Image by AdobeStock
Image by AdobeStock
My mother took me to several “chickenpox parties” when I was a youngster growing up in Cape Town. These were arranged by mutual agreement amongst the parents of the 27 children in my kindergarten class who didn’t have chickenpox and the parents of the one who did.
Like most concerned parents in those days, my mother was desperate for me to get the dreaded pox so that I’d get immunity and avoid the horrific consequences of suffering from it later in life. And there was another purpose: get everyone infected as quickly as possible, together rather than child-by-child, so that the whole disruptive episode would be over and done with.
My mother is now 94 years old and I have come to the dawning realisation that – in order to protect her life – I need my family to get this virus and to get it quickly. I need my family to attend our own “chickenpox party”.
Having looked at the growing body of evidence, I reckon my two sons (aged 14 and 17) have more chance of drowning in a barrel of beer than they have of dying from COVID-19 (and they’re both outstanding swimmers). In New York, those odds are around 0.02% and, even then, require a co-morbidity (which neither of them has). On the other hand, I don’t fancy my mother’s chances.
I don’t need any government to tell me what she should or shouldn’t do (and what type of slip slops she can buy). We have made a family decision to ban her from leaving her house (much to her chagrin) other than in a dire emergency. Under no circumstances must she come into contact with another human. Home deliveries and grocery drop-offs are subject to a 48-hour quarantine of the potentially offending items. Her Malawian gardener and domestic worker (a member of our household for 38 years) have been furloughed (at full pay, funded by yours truly) for the foreseeable future. My version of social distancing for my mother is not two meters, it’s two hundred meters.
Her only risk of dying from this virus is if she catches it from one of her children or grandchildren. Hence my conclusion that I need my family to acquire their own version of herd immunity. Yes, I need my sons (and my wife and myself) to get infected – and get the resulting immunity – to protect her. A lot like one of those “chickenpox parties”.
This analogy illustrates my point: In order to save the lives of the vulnerable, we need to isolate them and allow the virus to infect the young and healthy as quickly as is possible. And the advantages of this strategy stretch way beyond the protection of those vulnerable to the virus: our economy would fire up again, protecting millions from the slow, steady, invisible and devastating destitution, depression and death that this prolonged lockdown will cause.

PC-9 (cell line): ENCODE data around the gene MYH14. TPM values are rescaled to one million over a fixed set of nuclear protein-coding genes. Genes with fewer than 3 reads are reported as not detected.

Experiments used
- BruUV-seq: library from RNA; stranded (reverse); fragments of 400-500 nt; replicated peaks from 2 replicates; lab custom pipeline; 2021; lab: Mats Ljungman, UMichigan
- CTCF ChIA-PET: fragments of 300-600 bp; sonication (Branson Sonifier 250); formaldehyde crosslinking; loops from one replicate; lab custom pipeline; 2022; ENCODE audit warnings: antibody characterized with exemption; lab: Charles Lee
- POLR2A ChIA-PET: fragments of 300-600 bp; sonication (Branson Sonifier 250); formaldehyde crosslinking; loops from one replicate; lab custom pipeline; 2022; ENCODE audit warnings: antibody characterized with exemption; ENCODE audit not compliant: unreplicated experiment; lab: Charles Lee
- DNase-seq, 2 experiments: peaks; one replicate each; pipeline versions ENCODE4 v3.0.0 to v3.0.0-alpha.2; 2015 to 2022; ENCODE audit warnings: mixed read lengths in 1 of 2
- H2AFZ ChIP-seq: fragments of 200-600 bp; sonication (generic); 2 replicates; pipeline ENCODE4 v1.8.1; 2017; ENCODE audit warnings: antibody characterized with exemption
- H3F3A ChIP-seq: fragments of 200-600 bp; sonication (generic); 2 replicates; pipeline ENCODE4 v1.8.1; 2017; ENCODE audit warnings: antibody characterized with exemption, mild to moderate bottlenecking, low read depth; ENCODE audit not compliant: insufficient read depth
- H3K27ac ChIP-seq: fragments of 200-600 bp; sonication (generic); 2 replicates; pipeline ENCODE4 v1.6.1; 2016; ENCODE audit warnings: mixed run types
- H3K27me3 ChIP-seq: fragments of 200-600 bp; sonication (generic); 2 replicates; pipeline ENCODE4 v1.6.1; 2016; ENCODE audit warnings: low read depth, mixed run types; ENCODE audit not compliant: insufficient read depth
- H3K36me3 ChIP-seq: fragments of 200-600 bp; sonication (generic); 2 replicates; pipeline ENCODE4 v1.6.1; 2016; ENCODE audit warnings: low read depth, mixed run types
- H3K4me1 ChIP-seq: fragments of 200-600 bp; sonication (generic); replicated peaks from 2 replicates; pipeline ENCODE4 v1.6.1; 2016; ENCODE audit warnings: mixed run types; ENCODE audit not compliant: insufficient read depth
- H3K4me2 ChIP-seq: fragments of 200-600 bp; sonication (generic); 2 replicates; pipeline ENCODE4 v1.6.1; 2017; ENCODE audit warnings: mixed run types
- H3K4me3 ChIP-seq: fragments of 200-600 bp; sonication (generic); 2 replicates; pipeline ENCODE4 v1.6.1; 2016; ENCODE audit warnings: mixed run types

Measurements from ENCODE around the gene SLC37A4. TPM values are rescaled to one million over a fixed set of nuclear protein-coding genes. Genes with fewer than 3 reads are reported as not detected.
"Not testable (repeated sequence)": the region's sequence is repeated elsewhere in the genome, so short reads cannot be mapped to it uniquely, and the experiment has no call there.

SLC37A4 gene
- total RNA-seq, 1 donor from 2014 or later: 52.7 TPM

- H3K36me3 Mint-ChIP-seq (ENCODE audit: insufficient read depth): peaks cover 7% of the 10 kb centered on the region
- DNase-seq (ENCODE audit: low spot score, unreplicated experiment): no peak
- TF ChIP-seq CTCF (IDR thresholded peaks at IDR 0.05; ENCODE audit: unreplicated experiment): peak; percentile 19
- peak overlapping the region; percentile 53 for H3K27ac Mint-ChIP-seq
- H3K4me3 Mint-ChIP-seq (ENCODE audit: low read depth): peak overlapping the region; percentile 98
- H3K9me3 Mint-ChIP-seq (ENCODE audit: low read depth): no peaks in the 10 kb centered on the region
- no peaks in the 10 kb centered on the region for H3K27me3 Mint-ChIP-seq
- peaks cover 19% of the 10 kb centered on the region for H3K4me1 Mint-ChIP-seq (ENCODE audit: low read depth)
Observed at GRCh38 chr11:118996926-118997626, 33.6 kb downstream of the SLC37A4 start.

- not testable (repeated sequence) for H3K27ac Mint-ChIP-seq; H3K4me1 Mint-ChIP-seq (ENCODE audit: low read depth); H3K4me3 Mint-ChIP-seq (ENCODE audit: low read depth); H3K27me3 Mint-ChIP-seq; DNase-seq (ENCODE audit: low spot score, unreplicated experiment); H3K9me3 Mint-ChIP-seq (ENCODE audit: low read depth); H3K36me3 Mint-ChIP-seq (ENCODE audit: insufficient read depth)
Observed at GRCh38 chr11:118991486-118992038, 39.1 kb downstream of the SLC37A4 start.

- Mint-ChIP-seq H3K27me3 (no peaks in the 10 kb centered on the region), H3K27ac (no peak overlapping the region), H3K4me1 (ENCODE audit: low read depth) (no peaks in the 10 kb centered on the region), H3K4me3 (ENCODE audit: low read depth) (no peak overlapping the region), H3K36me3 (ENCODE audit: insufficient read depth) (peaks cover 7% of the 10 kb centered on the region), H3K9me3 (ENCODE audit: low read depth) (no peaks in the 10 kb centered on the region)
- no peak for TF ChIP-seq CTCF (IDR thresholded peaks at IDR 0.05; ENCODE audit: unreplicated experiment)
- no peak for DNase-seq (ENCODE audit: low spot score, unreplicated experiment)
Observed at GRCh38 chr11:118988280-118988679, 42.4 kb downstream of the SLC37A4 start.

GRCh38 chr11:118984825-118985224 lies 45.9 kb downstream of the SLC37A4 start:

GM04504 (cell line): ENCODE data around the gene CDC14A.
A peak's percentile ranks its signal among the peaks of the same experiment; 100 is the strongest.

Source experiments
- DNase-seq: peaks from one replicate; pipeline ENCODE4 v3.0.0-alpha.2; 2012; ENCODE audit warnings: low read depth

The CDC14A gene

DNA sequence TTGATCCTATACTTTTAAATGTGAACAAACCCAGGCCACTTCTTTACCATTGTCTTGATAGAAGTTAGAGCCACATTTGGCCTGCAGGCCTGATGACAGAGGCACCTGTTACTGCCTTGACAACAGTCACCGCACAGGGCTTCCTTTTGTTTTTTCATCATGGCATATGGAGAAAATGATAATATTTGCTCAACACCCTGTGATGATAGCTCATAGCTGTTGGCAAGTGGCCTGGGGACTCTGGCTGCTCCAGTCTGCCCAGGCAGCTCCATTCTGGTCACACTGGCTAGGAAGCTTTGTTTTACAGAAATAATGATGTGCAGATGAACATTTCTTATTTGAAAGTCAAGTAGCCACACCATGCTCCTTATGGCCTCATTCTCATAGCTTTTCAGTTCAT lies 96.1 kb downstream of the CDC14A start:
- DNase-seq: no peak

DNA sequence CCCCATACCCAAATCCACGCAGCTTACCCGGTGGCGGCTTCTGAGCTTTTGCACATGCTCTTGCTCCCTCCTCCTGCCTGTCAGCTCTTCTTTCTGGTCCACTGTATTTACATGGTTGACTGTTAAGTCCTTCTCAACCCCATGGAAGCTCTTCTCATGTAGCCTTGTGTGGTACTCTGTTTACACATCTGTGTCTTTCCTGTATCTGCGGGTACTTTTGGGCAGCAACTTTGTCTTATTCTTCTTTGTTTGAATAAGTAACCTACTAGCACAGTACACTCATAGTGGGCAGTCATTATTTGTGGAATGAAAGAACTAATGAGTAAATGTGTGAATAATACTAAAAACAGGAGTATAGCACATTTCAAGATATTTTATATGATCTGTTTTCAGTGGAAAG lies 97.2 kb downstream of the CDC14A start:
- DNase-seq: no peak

We need people to get infected, not to design measures to avoid them getting it. But crucially, we need the right people to get infected so that those who are at-risk do not to get it.
Governments around the world are making a historic and tragic error of judgement. We are witnessing decisions predicated on a climate of fearmongering amid epic political self-interest and cowardice. The virus of stupidity will condemn us to suffer the awful consequences for decades to come.
It is their decisions – not this dastardly virus – that will kill hundreds of millions of people. Those who die in the years ahead will suffer death by a thousand cuts – through joblessness, bankruptcies, recession, poverty, hunger, malnutrition, depression, and suicide. Not to mention the collapse of global GDP and economic activity, the profound hit to tax collections, the underfunding of essential public services (especially healthcare) and the shrinking of pensions. This list of miseries is a long one. I’ll leave it to the economists to demonstrate the correlation between it and the mortality rates we are storing up.
Having backed themselves into a corner with catastrophic (and ill-advised) lockdowns, politicians seem incapable and unwilling to admit their mistakes. It is always thus, as culpability is not in their DNA. They’d rather see millions of people dying slowly than facing up to some nasty headlines now. Any U-turn would imply they’d got decisions wrong and see their prized popularities plunge. The press would have a field day.
I can understand these political calculations, but feel zero sympathy for them. These politicians would rather save their own skins and their careers than the lives of millions in the future.
Our cowardly politicians have blood on their hands.
We could – possibly – cut these politicians some slack for their early decision-making. They got royally spooked when they were fed some wild and (as it now turns out) over-zealous predictions by the medical and scientific community about global mortality rates. (They should have been wary. Remember, these guys don’t get fired for overestimating death rates and counselling caution. But their careers are toast if they’re found to be underestimating them).